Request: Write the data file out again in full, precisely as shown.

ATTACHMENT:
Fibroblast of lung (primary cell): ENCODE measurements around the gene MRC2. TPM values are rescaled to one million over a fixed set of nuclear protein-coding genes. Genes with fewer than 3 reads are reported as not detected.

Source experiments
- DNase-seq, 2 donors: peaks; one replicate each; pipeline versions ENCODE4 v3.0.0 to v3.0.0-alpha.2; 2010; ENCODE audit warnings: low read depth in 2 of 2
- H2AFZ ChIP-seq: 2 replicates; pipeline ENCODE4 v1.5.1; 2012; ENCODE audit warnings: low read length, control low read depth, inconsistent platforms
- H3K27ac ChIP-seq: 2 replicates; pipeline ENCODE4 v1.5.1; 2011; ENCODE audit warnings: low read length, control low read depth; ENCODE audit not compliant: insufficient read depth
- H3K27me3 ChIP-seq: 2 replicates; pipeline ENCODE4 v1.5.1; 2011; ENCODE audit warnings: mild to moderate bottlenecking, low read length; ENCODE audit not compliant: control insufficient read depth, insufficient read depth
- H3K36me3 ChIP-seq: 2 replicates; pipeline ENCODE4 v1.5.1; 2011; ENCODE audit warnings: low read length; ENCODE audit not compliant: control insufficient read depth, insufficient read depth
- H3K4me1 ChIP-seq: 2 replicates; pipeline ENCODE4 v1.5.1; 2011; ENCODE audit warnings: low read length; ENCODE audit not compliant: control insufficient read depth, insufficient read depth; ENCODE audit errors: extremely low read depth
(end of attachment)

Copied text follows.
Fibroblast of lung (primary cell): ENCODE measurements around the gene MRC2. TPM values are rescaled to one million over a fixed set of nuclear protein-coding genes. Genes with fewer than 3 reads are reported as not detected.

Source experiments
- DNase-seq, 2 donors: peaks; one replicate each; pipeline versions ENCODE4 v3.0.0 to v3.0.0-alpha.2; 2010; ENCODE audit warnings: low read depth in 2 of 2
- H2AFZ ChIP-seq: 2 replicates; pipeline ENCODE4 v1.5.1; 2012; ENCODE audit warnings: low read length, control low read depth, inconsistent platforms
- H3K27ac ChIP-seq: 2 replicates; pipeline ENCODE4 v1.5.1; 2011; ENCODE audit warnings: low read length, control low read depth; ENCODE audit not compliant: insufficient read depth
- H3K27me3 ChIP-seq: 2 replicates; pipeline ENCODE4 v1.5.1; 2011; ENCODE audit warnings: mild to moderate bottlenecking, low read length; ENCODE audit not compliant: control insufficient read depth, insufficient read depth
- H3K36me3 ChIP-seq: 2 replicates; pipeline ENCODE4 v1.5.1; 2011; ENCODE audit warnings: low read length; ENCODE audit not compliant: control insufficient read depth, insufficient read depth
- H3K4me1 ChIP-seq: 2 replicates; pipeline ENCODE4 v1.5.1; 2011; ENCODE audit warnings: low read length; ENCODE audit not compliant: control insufficient read depth, insufficient read depth; ENCODE audit errors: extremely low read depth